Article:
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German Cabinet Proposes Plastic Levy That Places Increased Litter Responsibility On Manufacturers

by Rudy Sanchez on 11/15/2022 | 1 Minute Read

Besides beers, nice cars, and lederhosen, Germany is also known for being some of the best recyclers in the world. 

German citizens diligently separate and properly dispose of their garbage, with up to eight containers used to sort the materials. Plus, the European country boasts a recycling rate of 70%. However, the Teutonic nation still sees room for improvement, and its cabinet is proposing a law that will impose more responsibility for cleaning up litter, specifically Single Use Plastic (SUP) items like takeout containers, beverage cups, and cigarette filters.

The levy on plastic manufacturers would begin in the spring of 2025 and would be proportional to their 2024 production levels. The environmental ministry estimates that the proposed SUP law would raise $445.10 million in funds distributed to municipalities for local pick-up efforts.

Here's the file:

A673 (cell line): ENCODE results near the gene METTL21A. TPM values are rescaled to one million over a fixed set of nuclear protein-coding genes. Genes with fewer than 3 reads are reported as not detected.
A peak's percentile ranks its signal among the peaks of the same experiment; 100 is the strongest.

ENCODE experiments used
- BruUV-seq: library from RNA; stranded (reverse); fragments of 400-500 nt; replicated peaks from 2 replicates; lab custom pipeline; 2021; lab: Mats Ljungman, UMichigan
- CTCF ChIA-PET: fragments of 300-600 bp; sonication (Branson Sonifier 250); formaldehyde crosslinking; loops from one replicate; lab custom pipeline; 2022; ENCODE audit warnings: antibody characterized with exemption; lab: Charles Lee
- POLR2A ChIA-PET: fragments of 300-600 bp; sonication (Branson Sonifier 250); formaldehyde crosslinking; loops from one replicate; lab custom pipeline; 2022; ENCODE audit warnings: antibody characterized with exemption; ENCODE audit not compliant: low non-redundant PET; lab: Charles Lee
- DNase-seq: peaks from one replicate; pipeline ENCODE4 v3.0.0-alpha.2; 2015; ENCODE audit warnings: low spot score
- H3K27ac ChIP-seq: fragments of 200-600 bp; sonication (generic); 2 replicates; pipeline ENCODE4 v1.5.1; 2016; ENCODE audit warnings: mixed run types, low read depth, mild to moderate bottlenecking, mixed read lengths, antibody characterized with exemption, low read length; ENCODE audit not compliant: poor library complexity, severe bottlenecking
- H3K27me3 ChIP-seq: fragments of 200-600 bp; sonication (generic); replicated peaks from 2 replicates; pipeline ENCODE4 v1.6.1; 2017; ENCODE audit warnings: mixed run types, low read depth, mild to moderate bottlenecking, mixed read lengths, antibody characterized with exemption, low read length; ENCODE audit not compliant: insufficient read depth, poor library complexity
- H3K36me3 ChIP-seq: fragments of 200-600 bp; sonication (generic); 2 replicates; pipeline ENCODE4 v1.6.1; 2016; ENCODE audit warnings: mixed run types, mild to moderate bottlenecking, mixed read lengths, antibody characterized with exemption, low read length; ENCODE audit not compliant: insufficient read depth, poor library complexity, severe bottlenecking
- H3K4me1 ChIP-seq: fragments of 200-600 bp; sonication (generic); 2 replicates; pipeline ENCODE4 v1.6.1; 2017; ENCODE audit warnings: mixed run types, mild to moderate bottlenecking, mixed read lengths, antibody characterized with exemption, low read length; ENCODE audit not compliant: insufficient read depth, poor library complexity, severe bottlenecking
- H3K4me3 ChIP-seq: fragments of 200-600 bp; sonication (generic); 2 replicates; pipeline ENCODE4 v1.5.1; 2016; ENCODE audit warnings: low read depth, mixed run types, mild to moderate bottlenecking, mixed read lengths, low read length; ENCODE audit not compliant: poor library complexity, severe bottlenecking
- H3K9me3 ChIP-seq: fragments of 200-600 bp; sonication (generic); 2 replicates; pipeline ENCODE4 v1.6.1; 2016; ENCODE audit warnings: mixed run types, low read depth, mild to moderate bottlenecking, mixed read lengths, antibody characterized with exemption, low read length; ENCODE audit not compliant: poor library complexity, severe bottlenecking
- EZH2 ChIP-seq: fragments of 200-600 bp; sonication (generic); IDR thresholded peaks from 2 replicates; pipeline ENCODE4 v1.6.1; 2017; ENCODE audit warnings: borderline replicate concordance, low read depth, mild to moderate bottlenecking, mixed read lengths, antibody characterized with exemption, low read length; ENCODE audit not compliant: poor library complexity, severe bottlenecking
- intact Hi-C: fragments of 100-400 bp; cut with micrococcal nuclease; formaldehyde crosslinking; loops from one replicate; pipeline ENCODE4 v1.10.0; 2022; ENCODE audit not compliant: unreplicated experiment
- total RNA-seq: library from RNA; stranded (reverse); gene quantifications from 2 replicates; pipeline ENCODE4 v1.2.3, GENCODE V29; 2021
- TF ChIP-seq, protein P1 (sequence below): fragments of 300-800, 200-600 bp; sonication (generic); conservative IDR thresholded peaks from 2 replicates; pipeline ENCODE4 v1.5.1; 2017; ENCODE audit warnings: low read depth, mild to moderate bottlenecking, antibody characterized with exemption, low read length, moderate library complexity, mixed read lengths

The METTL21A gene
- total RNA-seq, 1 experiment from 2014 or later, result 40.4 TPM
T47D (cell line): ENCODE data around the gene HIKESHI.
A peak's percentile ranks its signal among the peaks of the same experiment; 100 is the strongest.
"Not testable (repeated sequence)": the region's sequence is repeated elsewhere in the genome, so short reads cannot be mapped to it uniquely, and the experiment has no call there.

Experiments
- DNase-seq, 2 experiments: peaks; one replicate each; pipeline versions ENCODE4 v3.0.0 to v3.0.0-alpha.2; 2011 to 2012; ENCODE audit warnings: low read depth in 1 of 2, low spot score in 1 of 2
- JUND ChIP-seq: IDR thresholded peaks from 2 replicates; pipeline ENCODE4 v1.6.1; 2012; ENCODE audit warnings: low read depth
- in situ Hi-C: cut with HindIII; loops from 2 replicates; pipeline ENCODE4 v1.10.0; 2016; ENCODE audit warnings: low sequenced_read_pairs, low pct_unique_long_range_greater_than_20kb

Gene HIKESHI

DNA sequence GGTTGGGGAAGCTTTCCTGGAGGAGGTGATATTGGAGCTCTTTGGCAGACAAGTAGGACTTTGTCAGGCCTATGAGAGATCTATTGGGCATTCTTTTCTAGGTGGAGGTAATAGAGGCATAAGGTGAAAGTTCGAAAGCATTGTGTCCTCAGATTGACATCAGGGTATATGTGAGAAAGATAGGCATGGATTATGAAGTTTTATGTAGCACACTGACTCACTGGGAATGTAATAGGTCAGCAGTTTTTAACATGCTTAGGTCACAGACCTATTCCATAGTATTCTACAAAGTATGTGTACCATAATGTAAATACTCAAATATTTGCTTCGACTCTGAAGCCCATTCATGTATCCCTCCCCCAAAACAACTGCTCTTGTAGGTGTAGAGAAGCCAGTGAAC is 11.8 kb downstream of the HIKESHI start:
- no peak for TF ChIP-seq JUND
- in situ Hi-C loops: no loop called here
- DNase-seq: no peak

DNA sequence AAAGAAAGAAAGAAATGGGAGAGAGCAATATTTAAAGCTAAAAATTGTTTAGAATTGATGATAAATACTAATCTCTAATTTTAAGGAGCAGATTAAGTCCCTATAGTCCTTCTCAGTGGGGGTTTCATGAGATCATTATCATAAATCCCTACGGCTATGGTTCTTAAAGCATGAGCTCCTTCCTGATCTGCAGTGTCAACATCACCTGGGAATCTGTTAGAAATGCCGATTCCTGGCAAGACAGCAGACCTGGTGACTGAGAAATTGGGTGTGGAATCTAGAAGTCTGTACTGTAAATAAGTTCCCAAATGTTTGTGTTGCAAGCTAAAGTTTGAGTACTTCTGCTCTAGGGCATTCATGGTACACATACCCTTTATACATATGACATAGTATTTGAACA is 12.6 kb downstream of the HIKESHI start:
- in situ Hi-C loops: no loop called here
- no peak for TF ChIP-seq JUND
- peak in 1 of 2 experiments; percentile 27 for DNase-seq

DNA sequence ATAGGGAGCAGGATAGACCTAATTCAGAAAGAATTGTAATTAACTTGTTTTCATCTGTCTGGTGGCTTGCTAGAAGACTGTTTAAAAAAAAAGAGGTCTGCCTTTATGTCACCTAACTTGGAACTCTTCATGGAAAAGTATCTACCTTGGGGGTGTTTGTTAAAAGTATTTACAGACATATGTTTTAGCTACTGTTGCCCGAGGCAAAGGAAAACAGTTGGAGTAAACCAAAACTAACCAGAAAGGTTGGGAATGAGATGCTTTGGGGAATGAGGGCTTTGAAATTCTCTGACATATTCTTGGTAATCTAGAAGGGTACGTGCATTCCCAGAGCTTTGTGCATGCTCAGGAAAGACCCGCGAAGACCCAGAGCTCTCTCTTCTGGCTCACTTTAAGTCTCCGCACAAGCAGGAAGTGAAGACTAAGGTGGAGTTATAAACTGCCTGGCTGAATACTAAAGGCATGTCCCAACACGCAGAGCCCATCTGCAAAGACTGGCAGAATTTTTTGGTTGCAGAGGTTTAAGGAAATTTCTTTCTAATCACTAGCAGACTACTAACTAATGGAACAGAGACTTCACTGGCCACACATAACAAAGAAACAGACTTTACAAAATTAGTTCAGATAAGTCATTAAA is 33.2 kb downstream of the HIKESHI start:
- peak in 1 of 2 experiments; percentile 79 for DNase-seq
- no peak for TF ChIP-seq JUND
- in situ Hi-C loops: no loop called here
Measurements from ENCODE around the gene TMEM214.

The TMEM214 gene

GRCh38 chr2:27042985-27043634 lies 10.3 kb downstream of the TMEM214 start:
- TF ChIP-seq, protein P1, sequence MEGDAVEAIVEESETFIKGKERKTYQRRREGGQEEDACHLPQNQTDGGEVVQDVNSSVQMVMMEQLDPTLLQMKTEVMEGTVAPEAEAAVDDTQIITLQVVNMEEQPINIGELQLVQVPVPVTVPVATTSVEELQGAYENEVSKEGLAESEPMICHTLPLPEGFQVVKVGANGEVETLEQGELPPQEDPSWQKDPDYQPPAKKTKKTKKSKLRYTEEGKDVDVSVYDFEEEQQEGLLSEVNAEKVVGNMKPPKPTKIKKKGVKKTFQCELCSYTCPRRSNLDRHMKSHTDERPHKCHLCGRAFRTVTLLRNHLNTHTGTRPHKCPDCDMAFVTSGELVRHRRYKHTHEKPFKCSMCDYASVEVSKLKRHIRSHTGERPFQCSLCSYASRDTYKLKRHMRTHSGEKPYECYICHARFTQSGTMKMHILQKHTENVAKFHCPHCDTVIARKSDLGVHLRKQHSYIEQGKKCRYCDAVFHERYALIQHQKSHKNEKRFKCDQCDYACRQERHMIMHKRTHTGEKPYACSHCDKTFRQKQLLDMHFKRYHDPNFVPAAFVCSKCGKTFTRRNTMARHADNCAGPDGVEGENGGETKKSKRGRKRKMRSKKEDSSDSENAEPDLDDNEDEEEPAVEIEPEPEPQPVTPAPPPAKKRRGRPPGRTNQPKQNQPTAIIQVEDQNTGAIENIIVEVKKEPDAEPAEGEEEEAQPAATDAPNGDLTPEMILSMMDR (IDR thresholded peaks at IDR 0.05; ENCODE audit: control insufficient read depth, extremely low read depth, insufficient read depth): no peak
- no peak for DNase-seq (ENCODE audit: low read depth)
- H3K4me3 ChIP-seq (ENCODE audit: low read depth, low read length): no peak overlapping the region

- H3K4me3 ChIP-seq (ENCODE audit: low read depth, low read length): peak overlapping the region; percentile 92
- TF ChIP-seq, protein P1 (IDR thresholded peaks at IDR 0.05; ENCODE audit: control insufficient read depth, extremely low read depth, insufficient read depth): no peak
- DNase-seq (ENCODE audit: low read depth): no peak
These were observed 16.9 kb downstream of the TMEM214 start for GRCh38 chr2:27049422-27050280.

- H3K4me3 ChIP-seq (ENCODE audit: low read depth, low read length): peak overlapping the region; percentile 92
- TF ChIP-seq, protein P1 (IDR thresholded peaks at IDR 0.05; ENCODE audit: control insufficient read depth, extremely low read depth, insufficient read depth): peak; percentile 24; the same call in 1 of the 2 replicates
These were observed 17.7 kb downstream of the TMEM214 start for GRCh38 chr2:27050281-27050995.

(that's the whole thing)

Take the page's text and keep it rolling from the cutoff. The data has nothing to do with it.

“Cigarette butts, bottles, to-go cups, and disposable food containers, unfortunately, end up far too often on roadsides, in our parks and forests and are a reflection of the litter crisis," Steffi Lemke, Germany’s environmental minister, said.

"With the new law, we are counteracting the waste of resources and environmental pollution and, at the same time, relieving the burden on cities and municipalities," Lemke continued.

"Reusable plastic, not throwaway plastic, is to become the new standard.”

The law still needs to work its way through Germany’s parliament houses, Bundestag and Bundesrat. That said, here’s to countries attempting to enact EPR laws.

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